Tag Archives: David Roberts

Book Review Saturday – ‘Tinder’

I’ve had Tinder sitting on my bookshelf for a few months now, waiting for its chance to wriggle to the top of my TBR pile. If I’m being entirely honest, I let it skip a few places, just because I’m impatient when I’m waiting to read a book as beautiful as this one.

I mean, come on. Look.

Image: goodreads.com

Image: goodreads.com

The story is a retelling of the fairytale The Tinderbox by Hans Christian Andersen. It’s not one I’m familiar with, but – as fairytales are wont – it shares roots and ingredients from other tales I do know quite well, including Aladdin and his magic lamp. Essentially, the root of the story is this: a young man with a magical object can control the comings and goings of enchanted creatures bound to do his bidding, and all manner of chaos and adventure ensues.

But, of course, Tinder is more than just that.

Beautiful cover (and stunning illustrations – thank you, David Roberts) aside, this is a story about war, and devastation, and suffering. It’s a tale of the ghosts a person carries within them when they’ve witnessed dreadful things like murder and rape and mutilation, and how they attempt to carry on while burdened with memories and guilt. Our protagonist is a young man named Otto Hundebiss (which means ‘dog’s bite’), who encounters Death before the first page of the story has even been turned. He is on a battlefield, wounded, and Death comes to him. Filled with a desire to escape, he runs, only to wake up beside a fire in the company of a strange creature who describes Otto’s memories of his murdered family, despite never having met Otto before. Nursing Otto back to life and strength, this strange creature gifts him with a pair of new boots and a set of dice, the boots to walk in and the dice to tell him which way to go.

So, his quest begins.

Soon, he meets with a young ‘boy’ in the forest, who turns out to be a beautiful girl with cascading red hair. She is Safire, a mysterious girl from the land of the werewolf whose three brothers have gone to war. She is being hunted, and she won’t explain why. She and Otto spend a night in a cave, during which time he falls in love with her, but by the morning the huntsmen are hot on her trail, and Otto’s fever (caused by his battle wounds) is raging once more. He is too ill to move, and Safire needs to run to save her life. Separated from his beloved, Otto pleads with his enchanted dice to bring him back to her once more, and carries on his quest. He comes to a castle behind tall iron gates, wherein he finds shelter, but also apparitions, frightening visions and strange servants. The price for staying in this castle is high; the lady of the house is a strange, masked individual with one long, razor-sharp fingernail, from whom Otto shrinks in horror. She asks a favour of him – to go down to her cellar and bring up her tinderbox, which she has left there in error. Unsurprisingly, things are not what they seem.

The story is structured, paced and told as a fairytale. There is repetition (particularly around the number three), there is magic and superstition, things occur which should be impossible. Strangely, even though I normally have endless patience when it comes to this sort of unrealistic story structure, parts of Tinder saw even my attention waver. We know, for instance, that Otto needs to try, repeatedly, to get rid of the tinderbox once he’s found it; despite my awareness of this, it did drag just a little. I also can’t say I warmed to him much as a character. Fairytales aren’t known for their in-depth characterisation, to be fair, but still. I thought it was strange that a character who has been through so much, including war (the story is set during the Thirty Years’ War), the loss of his entire family, and being forced into becoming a soldier, could leave me with a sense of dislike. I don’t even mind the fact that he and Safire fall in love instantly; this is a fairytale. I don’t mind that he has to go through his quest in a methodical manner; again, this is a fairytale. It didn’t even bother me that things which should have been obvious didn’t occur to him – it’s a fairytale. Still, I found him selfish and interested only in his own promotion. Even his ‘quest’ to save Safire isn’t really about saving her (she seems more than capable of doing that herself); it’s about him, and his desire to marry her. He doesn’t want to save Safire and allow her to do what she wants with her life – he wants her for his own. I wish that had been different.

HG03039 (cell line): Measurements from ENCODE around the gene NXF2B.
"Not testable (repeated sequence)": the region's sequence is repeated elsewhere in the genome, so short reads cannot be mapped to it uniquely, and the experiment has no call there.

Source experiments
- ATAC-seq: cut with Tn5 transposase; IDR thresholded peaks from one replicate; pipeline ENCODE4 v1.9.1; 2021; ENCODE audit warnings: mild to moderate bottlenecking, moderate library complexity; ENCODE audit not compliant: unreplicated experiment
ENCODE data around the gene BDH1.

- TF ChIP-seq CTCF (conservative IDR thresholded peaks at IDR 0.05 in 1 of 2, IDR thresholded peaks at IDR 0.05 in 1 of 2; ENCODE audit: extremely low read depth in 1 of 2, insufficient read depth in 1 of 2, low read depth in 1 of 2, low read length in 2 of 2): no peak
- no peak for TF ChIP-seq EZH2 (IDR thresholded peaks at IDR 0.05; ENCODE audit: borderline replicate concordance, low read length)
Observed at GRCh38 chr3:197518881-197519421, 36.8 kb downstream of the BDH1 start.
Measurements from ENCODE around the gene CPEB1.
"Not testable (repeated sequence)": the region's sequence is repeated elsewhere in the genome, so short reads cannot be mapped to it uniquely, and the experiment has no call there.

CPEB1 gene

And then, that ending. I know, I know – it’s a fairytale. And there are going to be twists. And things don’t always go the way you want. And happy endings are there to be messed with.

But I didn’t like it.

However, I did enjoy Sally Gardner’s writing, because I always do. I enjoyed the subtle humour and the descriptions and the dark, unsettling passages when we are allowed to look inside Otto’s mind and memory, learning about what he has been through. I loved the illustrations more than I can express. The whole book is beautifully presented and an absolute treasure. But will I read it again?

I’m not so sure.

This book is worth owning, in its print form, for its sheer beauty. The story is worth reading, for sure. I can’t recommend it unreservedly, but I do think it’s worth checking out.

One of my favourite illustrations from the book, showing Otto and Safire in the cave on the night they first meet.  Image sourced: sallygardner.net. Artist: David Roberts

One of my favourite illustrations from the book, showing Otto and Safire in the cave on the night they first meet.
Image sourced: sallygardner.net.
Artist: David Roberts

The Art of Covers

Some deep part of me was thrilled last week when the cover art for Penguin’s newly released Modern Classics edition of Charlie and the Chocolate Factory caused such kerfuffle. This wasn’t because of any passionate opinion one way or the other about the cover art itself (for the record, I like it and I get what Penguin were trying to do, but it’s far from being my favourite cover and if I didn’t already own the book the new art wouldn’t entice me to pick it up), but because people were getting worked up over a book. More specifically, a book cover.